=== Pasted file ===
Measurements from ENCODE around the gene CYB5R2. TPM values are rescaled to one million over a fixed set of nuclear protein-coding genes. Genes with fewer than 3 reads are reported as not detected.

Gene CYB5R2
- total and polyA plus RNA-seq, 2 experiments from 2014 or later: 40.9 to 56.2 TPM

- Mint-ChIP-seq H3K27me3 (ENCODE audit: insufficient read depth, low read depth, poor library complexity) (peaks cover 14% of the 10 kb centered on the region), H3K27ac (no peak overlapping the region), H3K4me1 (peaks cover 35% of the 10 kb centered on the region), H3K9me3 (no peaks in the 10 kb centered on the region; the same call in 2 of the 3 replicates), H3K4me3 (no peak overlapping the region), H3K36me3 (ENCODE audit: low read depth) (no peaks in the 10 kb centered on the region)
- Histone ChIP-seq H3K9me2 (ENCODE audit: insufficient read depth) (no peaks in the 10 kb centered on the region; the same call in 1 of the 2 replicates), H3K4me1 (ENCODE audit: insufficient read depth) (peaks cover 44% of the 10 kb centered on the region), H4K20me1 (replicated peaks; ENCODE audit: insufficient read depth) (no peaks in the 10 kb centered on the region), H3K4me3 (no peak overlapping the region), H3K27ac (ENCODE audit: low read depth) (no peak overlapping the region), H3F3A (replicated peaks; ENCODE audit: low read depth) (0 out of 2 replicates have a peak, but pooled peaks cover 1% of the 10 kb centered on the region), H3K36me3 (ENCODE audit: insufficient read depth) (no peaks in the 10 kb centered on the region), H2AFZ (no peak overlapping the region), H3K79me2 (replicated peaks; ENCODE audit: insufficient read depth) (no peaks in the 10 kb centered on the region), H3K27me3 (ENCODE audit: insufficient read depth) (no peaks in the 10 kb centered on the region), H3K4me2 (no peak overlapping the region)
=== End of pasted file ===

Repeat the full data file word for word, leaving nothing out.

Measurements from ENCODE around the gene CYB5R2. TPM values are rescaled to one million over a fixed set of nuclear protein-coding genes. Genes with fewer than 3 reads are reported as not detected.

Gene CYB5R2
- total and polyA plus RNA-seq, 2 experiments from 2014 or later: 40.9 to 56.2 TPM

- Mint-ChIP-seq H3K27me3 (ENCODE audit: insufficient read depth, low read depth, poor library complexity) (peaks cover 14% of the 10 kb centered on the region), H3K27ac (no peak overlapping the region), H3K4me1 (peaks cover 35% of the 10 kb centered on the region), H3K9me3 (no peaks in the 10 kb centered on the region; the same call in 2 of the 3 replicates), H3K4me3 (no peak overlapping the region), H3K36me3 (ENCODE audit: low read depth) (no peaks in the 10 kb centered on the region)
- Histone ChIP-seq H3K9me2 (ENCODE audit: insufficient read depth) (no peaks in the 10 kb centered on the region; the same call in 1 of the 2 replicates), H3K4me1 (ENCODE audit: insufficient read depth) (peaks cover 44% of the 10 kb centered on the region), H4K20me1 (replicated peaks; ENCODE audit: insufficient read depth) (no peaks in the 10 kb centered on the region), H3K4me3 (no peak overlapping the region), H3K27ac (ENCODE audit: low read depth) (no peak overlapping the region), H3F3A (replicated peaks; ENCODE audit: low read depth) (0 out of 2 replicates have a peak, but pooled peaks cover 1% of the 10 kb centered on the region), H3K36me3 (ENCODE audit: insufficient read depth) (no peaks in the 10 kb centered on the region), H2AFZ (no peak overlapping the region), H3K79me2 (replicated peaks; ENCODE audit: insufficient read depth) (no peaks in the 10 kb centered on the region), H3K27me3 (ENCODE audit: insufficient read depth) (no peaks in the 10 kb centered on the region), H3K4me2 (no peak overlapping the region)